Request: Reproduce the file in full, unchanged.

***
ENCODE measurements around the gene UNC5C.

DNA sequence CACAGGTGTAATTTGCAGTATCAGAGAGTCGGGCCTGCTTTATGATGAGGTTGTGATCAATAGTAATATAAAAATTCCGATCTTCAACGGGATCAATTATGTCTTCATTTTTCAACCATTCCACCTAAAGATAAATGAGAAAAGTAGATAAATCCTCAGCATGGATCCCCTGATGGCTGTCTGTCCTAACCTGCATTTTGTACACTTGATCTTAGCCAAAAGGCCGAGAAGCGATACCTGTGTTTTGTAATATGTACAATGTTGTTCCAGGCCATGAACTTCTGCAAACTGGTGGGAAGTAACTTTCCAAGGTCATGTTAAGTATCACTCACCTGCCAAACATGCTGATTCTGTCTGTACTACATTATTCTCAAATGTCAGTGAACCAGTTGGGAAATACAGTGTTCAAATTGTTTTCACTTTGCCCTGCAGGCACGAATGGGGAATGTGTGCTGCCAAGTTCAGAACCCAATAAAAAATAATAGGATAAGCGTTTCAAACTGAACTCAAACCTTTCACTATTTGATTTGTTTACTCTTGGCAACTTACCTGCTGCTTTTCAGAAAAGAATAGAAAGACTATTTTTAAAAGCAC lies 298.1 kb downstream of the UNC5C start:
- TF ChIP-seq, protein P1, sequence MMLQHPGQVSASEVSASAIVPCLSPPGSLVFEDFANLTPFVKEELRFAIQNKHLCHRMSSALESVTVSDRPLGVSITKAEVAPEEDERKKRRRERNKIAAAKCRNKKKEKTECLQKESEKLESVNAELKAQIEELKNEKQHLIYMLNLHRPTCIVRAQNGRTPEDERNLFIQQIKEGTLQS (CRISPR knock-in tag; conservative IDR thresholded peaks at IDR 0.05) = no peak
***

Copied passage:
ENCODE measurements around the gene UNC5C.

DNA sequence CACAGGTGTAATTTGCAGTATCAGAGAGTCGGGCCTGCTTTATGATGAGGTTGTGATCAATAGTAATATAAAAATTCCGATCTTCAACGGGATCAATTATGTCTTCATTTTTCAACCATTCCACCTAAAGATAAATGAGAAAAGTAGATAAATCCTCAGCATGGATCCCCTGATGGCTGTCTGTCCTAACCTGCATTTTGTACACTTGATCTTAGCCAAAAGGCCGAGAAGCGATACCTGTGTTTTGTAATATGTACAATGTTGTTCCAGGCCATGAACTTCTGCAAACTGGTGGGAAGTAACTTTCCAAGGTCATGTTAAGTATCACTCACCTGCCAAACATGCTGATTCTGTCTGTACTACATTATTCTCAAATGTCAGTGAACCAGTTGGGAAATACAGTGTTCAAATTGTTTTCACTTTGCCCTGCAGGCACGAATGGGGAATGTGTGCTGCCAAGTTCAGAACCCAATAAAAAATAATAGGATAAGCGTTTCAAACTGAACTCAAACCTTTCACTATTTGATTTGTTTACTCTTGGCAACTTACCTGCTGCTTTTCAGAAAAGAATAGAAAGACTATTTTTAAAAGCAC lies 298.1 kb downstream of the UNC5C start:
- TF ChIP-seq, protein P1, sequence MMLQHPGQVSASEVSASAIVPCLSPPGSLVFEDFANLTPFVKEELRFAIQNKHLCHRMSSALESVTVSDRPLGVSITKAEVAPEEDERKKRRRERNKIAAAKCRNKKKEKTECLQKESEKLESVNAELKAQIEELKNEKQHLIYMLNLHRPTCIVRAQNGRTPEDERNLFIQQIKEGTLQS (CRISPR knock-in tag; conservative IDR thresholded peaks at IDR 0.05) = no peak